In the Philippines, Millennials Demonstrate Resilient Spirit

Christian Kurz by Christian Kurz, Global Consumer Insights, Viacom
The International Filipino Association at NYU hosted a musical showcase in which 100% of proceeds were donated to NAFCON USA's Bayanihan Relief & Rehabilitation Program. (Photo: Justin Manolo)

The Millennial members of the International Filipino Association at NYU hosted a musical showcase in which 100% of proceeds were donated to NAFCON USA’s Bayanihan Relief & Rehabilitation Program. (Photo: Justin Manalo)

Our research has found that Filipinos are among the happiest people in the world. Right up there with Latin Americans and Nigerians, 83% of Filipinos aged 9-30 consider themselves to be “very happy” – making the Philippines the fifth happiest country in the world, according to Viacom’s recent 32-country survey.

Then last month, Super Typhoon Haiyan (or Yolanda, as it’s known in the Philippines) hit the country. As Yan Yuzon, one of our MTV Voices correspondents, writes, “the geographic middle of [his] nation [was] literally punched in the gut by […] possibly the worst storm in recorded history.” You can read his captivating story on MTV Voices.

The images of the aftermath of Super Typhoon Haiyan are shocking and reminiscent of the destruction of the 2004 Indian Ocean tsunami, the 2010 Haiti earthquake and the 2011 Japan tsunami – devastation everywhere. Natural disasters have had a great impact on shaping the Millennial generation around the world, ranking as the third most important subject globally behind the economy and terrorism. In Asia, the impact of natural disasters has been even more prominent, often emerging as the #1 factor shaping the generation. The impact of these events resonates for many years after the initial clean-up and of course has a profound effect on the affected countries and beyond.

Yet, even in the midst of despair and desperation, hope is beginning to emerge after Typhoon Haiyan and Millennials in the Philippines are demonstrating their resilient spirit. They are a highly positive group of people, practically facing up to reality and identifying ways and means by which they can help.

Young Filipinos are very active on social media and with new technologies – more so than the global average – and with so many of their relatives living overseas, they learn at a very young age to engage with people in the virtual world. Today, in the aftermath of Typhoon Haiyan, these skills are being put to good use. Relatives are being tracked down through social media, videos are being created and shared, and survivors are reporting the news firsthand.

This behavior reflects the general attitudes of Millennials in the Philippines that we found in our research late last year:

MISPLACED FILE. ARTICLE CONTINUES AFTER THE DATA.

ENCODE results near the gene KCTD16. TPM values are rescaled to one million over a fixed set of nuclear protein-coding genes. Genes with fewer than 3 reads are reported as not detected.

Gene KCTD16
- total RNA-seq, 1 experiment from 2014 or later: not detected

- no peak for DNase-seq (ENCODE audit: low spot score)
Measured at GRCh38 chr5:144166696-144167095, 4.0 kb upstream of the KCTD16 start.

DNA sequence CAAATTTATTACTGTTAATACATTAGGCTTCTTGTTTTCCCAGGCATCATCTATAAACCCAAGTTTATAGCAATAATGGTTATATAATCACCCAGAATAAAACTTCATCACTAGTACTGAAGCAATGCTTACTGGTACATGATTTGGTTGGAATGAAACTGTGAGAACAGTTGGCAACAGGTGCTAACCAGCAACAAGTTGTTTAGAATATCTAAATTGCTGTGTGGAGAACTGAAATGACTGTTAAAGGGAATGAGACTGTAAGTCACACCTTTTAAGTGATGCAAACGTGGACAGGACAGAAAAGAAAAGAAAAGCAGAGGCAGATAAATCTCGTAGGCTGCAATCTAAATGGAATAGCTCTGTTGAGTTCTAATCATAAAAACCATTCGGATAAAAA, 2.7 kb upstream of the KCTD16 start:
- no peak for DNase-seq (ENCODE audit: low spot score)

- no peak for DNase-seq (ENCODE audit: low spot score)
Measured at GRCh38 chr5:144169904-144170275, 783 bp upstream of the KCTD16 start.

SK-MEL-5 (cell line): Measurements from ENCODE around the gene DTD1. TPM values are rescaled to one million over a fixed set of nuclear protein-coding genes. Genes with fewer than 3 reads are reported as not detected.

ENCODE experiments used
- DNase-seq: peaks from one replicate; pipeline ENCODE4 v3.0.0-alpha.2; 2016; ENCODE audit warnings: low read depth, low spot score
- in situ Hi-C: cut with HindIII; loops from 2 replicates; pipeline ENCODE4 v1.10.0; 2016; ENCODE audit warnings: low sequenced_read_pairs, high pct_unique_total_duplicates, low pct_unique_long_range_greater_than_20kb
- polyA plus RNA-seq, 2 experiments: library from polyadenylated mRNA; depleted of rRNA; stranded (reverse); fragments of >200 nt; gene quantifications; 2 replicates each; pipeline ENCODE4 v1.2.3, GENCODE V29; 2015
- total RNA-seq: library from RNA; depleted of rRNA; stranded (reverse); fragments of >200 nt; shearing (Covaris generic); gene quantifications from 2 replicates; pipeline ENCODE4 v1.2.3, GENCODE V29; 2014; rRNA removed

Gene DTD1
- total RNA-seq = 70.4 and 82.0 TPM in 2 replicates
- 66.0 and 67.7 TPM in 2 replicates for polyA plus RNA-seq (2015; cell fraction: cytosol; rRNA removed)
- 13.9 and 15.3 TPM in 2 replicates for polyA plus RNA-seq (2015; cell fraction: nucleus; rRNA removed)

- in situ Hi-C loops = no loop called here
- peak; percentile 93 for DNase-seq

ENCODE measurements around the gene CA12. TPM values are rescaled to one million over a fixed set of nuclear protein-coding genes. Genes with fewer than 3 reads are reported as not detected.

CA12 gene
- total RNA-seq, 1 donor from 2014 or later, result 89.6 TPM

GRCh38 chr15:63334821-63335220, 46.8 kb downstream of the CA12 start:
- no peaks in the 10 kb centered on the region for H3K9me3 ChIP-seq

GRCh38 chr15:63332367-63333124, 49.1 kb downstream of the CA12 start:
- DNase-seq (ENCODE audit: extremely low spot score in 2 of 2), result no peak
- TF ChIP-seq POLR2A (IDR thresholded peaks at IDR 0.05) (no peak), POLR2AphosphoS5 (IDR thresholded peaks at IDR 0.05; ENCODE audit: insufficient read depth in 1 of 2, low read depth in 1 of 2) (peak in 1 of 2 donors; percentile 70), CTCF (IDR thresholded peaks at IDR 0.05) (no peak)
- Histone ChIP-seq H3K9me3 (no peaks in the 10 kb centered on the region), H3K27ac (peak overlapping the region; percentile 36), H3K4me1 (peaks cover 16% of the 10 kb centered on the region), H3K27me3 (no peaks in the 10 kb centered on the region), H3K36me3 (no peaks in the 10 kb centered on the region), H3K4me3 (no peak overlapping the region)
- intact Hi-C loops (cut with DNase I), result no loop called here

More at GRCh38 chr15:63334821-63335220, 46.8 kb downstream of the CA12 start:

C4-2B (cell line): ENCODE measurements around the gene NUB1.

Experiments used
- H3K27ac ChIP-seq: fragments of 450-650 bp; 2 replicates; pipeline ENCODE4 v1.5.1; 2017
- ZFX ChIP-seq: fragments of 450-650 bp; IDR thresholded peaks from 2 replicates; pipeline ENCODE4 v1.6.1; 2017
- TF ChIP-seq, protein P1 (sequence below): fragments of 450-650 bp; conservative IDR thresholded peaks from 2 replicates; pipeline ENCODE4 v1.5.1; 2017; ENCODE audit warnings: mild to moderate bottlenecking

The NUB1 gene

• 90% agree that their generation had the power to change the world for the better, and
  • 85% say that the internet has changed the way they think about the world.

As with Millennials all over the globe, family bonds are incredibly important to Filipino Millennials and they play a vital role in keeping them happy; for example, 62% of Filipinos name a family member as their #1 best friend. But they also take inspiration from themselves – their own judgment and decisions – to a higher degree than the global average. Teachers are important sources of inspiration and religious leaders are much more trusted than elsewhere in the world.

The international community is responding, too. In addition to the large appeals for assistance through global organizations such as UNICEF, individuals are mobilizing. A 6-year old preschooler in Tokyo has donated his piggy bank to typhoon relief – and the Embassy of the Philippines has welcomed his donation. Many young people and celebrities alike have taken to social media and other platforms to express their solidarity and help in the best way they can.

Here are some thoughts from Viacom’s offices in Manila and New York:

“When catastrophic events hit home, sometimes you wonder if anyone cares or is listening… especially when ‘home’ is literally on the other side of the globe. As a Filipino–American here at MTV, I am truly grateful for and humbled by the overwhelming generosity and outpouring of support from everyone at Viacom to help those affected in the Philippines by this horrible tragedy.  From the bottom of our hearts, thank you very much… or as we say in the Philippines – ‘Maraming salamat po.'” -Jeff Castaneda, VP of Communications, MTV U.S.

“The resilience, bayanihan (cooperative endeavor) and positivity of Filipinos are the traits that I will always be proud of.  We will always find, even in our small way, to help each other, put smiles on our faces. The Yolanda relief efforts showed massive assistance, from those who can, to those who gave whatever they have. I saw a girl who helped seek donations from the streets for victims. This is only one story from thousands. We will get up and move forward.” – Ana Maria Pulido, Director, Nickelodeon Brand, Philippines, Viacom International Media Networks

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